The Federal Communications Commission (FCC) has taken action against illegal robocalls by announcing final rules to implement the STIR/SHAKEN call authentication framework. With an effective date of August 21, 2023, these regulations aim to combat spoofed robocalls, expand caller ID authentication, and hold voice service providers accountable for violations. Compliance with the call authentication framework is mandatory by December 31, 2023, and this article will delve into the requirements and implications for telephone companies.
Closing the Gap in Call Authentication:
One of the key goals of the new FCC rules is to close the significant gap in the STIR/SHAKEN call authentication framework. This will be achieved by imposing more robust enforcement tools, requiring originating voice service providers, terminating voice service providers, intermediate providers, and gateway providers to adhere to the framework’s guidelines. By doing so, the FCC aims to facilitate government and industry efforts in identifying and blocking illegal robocalls.
Enhancing Robocall Mitigation:
The FCC’s rules go beyond call authentication and encompass the expansion of robocall mitigation requirements for all providers. To ensure compliance, the FCC has established the Robocall Mitigation Database, which requires all providers to submit a certification regarding their STIR/SHAKEN implementation and a robust robocall mitigation plan. These measures will contribute to reducing the proliferation of unwanted robocalls and enhancing consumer protection.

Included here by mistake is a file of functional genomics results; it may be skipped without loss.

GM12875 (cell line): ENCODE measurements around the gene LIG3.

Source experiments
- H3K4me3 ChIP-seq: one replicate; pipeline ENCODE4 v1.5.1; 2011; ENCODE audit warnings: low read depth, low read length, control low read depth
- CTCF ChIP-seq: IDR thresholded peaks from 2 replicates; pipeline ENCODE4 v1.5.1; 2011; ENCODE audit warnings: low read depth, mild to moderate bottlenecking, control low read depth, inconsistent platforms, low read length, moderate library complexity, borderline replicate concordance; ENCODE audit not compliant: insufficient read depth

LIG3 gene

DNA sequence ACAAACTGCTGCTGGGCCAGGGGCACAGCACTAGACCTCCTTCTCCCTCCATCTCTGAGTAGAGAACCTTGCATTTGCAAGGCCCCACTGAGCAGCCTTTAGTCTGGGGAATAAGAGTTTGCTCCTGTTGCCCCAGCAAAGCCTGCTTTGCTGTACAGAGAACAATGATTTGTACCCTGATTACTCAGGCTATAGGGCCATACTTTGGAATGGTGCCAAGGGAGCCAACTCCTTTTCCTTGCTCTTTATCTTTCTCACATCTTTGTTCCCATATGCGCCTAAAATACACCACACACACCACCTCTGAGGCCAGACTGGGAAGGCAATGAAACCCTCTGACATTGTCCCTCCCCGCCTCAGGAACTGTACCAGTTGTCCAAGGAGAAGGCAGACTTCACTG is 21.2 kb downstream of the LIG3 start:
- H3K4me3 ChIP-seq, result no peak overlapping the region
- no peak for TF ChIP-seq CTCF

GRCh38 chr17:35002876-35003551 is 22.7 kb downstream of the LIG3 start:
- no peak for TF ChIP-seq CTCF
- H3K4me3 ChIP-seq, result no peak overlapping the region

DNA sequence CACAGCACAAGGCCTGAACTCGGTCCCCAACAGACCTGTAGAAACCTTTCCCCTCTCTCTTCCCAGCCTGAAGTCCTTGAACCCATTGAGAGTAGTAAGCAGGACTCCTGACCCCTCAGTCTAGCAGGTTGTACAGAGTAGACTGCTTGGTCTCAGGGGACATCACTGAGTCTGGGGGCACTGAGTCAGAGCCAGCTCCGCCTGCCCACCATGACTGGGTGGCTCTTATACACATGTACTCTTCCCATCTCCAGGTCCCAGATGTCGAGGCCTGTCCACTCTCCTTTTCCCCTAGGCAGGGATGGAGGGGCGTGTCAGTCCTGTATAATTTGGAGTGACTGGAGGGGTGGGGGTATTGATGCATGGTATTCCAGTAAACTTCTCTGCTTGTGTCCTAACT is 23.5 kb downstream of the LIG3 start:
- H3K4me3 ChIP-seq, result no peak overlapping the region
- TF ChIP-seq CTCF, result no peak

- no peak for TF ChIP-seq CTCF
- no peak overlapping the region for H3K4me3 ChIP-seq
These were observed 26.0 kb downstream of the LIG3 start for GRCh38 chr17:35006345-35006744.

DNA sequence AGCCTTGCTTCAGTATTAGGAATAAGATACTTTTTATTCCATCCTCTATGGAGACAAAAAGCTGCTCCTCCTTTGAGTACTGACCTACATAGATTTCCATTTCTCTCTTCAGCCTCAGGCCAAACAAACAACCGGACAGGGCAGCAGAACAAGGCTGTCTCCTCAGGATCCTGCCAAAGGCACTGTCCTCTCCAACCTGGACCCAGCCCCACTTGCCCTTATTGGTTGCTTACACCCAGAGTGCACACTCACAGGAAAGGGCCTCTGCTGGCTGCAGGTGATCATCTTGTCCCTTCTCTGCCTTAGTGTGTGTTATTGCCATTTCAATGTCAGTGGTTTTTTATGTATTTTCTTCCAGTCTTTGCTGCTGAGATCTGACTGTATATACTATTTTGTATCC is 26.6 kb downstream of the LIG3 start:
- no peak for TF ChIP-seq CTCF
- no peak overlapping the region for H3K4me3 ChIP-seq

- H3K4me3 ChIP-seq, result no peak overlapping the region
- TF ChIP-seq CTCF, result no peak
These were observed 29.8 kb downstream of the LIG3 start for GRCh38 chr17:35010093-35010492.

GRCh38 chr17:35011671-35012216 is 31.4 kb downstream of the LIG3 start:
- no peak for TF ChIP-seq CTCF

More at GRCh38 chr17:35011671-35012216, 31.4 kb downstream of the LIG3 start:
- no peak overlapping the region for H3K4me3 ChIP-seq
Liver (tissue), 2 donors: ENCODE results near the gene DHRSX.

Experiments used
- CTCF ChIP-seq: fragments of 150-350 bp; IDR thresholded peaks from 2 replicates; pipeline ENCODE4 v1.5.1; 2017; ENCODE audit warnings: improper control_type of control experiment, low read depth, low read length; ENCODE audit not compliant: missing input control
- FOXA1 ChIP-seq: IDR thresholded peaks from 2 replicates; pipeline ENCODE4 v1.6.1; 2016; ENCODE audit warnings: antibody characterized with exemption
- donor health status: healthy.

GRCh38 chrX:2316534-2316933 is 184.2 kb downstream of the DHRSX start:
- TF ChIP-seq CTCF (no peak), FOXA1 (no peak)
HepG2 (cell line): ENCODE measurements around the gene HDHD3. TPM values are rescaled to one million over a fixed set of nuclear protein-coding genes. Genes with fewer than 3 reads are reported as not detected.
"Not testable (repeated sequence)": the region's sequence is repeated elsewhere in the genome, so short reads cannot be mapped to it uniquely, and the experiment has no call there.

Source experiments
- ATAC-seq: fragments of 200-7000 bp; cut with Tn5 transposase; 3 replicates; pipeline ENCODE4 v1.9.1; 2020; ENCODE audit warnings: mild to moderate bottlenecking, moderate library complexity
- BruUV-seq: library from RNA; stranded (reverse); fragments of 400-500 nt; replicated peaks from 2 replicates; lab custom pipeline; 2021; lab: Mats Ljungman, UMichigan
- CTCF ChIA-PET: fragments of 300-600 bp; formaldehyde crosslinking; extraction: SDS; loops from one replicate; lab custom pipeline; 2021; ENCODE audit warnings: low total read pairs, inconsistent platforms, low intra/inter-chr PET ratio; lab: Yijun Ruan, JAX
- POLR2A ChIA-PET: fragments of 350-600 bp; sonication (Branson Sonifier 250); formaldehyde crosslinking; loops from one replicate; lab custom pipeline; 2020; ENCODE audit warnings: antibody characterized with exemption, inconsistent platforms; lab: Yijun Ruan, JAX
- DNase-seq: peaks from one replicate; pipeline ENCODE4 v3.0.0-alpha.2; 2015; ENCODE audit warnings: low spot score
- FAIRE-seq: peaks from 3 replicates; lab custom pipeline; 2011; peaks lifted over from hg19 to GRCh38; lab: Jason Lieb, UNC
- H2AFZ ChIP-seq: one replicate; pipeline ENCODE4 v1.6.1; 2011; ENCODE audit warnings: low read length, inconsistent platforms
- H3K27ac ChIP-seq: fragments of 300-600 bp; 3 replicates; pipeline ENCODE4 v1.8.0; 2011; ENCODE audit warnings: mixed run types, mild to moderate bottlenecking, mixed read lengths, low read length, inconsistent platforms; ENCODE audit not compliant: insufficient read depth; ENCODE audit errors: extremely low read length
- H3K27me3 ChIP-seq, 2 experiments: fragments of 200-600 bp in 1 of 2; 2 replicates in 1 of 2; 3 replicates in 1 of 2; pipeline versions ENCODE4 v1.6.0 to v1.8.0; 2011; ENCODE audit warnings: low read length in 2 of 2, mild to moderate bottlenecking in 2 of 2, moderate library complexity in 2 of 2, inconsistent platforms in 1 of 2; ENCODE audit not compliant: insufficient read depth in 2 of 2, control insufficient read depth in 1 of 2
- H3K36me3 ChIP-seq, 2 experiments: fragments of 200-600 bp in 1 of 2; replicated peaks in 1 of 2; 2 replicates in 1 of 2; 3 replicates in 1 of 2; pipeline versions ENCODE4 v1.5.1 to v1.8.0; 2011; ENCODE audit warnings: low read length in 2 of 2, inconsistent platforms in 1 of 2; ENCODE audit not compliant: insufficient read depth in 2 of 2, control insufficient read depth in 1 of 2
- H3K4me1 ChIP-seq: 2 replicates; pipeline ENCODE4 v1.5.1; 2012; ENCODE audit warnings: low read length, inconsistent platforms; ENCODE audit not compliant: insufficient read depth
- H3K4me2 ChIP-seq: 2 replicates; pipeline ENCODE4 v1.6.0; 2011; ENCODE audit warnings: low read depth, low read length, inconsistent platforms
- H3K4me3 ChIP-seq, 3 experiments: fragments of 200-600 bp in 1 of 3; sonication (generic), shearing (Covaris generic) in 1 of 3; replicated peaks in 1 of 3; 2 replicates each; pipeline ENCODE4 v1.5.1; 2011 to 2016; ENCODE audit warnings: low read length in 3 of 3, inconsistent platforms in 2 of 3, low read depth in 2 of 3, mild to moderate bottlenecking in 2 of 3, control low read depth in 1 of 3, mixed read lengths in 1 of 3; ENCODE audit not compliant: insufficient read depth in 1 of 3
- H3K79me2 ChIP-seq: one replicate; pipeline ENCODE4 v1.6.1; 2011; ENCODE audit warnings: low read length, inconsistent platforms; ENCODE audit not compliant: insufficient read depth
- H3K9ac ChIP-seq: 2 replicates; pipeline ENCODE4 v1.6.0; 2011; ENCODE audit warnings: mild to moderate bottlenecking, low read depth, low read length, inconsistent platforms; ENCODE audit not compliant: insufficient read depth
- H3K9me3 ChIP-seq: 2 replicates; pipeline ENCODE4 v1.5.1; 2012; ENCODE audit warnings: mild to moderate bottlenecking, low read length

Compliance Deadlines and Obligations:
Telephone companies and voice service providers must be aware of the compliance deadlines set by the FCC. By December 31, 2023, the first non-gateway intermediate provider in the call chain must authenticate unauthenticated calls. This deadline provides sufficient time for providers to deploy the necessary technical capabilities and amend contracts with upstream originating providers to meet the new requirements. Additionally, providers new to the Robocall Mitigation Database must submit certification and mitigation plans within 30 days of publication of notice of approval by the Office of Management and Budget.
Implications for Telephone Companies:
The FCC’s call authentication framework and robocall mitigation requirements significantly impact telephone companies. Originating voice service providers, terminating voice service providers, intermediate providers, and gateway providers must ensure their systems accommodate the STIR/SHAKEN framework. Failure to comply with the FCC’s mandatory blocking rules may result in substantial fines, reinforcing the urgency for providers to implement the necessary measures.
The FCC’s call authentication framework represents a pivotal step in combating illegal robocalls and protecting consumers. By closing the gap in the STIR/SHAKEN framework, enhancing robocall mitigation, and imposing compliance deadlines, the FCC aims to curb unwanted robocalls. Telephone companies and voice service providers must act promptly to ensure their systems meet the new requirements and contribute to a safer and more secure communication landscape.
Remember, compliance with the FCC’s call authentication framework must be done by December 31, 2023, and the necessary certifications and mitigation plans must be submitted by that time to the Robocall Mitigation Database.
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